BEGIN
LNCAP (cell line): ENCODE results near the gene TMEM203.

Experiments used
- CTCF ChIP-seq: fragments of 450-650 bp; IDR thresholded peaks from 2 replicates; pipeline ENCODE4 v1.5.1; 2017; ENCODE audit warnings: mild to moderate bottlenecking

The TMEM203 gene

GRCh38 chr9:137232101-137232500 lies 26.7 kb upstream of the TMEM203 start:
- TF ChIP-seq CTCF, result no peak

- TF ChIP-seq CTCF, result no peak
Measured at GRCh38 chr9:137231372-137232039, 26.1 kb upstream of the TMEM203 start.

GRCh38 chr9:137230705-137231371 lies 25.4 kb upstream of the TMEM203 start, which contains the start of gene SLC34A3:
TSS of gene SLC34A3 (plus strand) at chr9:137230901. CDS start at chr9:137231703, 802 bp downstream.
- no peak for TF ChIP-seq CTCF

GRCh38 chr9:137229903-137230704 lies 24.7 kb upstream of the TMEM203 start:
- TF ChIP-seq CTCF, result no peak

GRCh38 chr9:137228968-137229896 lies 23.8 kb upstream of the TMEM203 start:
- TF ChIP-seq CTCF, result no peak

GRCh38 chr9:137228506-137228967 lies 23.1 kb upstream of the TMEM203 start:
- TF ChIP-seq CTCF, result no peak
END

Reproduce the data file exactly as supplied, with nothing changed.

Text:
LNCAP (cell line): ENCODE results near the gene TMEM203.

Experiments used
- CTCF ChIP-seq: fragments of 450-650 bp; IDR thresholded peaks from 2 replicates; pipeline ENCODE4 v1.5.1; 2017; ENCODE audit warnings: mild to moderate bottlenecking

The TMEM203 gene

GRCh38 chr9:137232101-137232500 lies 26.7 kb upstream of the TMEM203 start:
- TF ChIP-seq CTCF, result no peak

- TF ChIP-seq CTCF, result no peak
Measured at GRCh38 chr9:137231372-137232039, 26.1 kb upstream of the TMEM203 start.

GRCh38 chr9:137230705-137231371 lies 25.4 kb upstream of the TMEM203 start, which contains the start of gene SLC34A3:
TSS of gene SLC34A3 (plus strand) at chr9:137230901. CDS start at chr9:137231703, 802 bp downstream.
- no peak for TF ChIP-seq CTCF

GRCh38 chr9:137229903-137230704 lies 24.7 kb upstream of the TMEM203 start:
- TF ChIP-seq CTCF, result no peak

GRCh38 chr9:137228968-137229896 lies 23.8 kb upstream of the TMEM203 start:
- TF ChIP-seq CTCF, result no peak

GRCh38 chr9:137228506-137228967 lies 23.1 kb upstream of the TMEM203 start:
- TF ChIP-seq CTCF, result no peak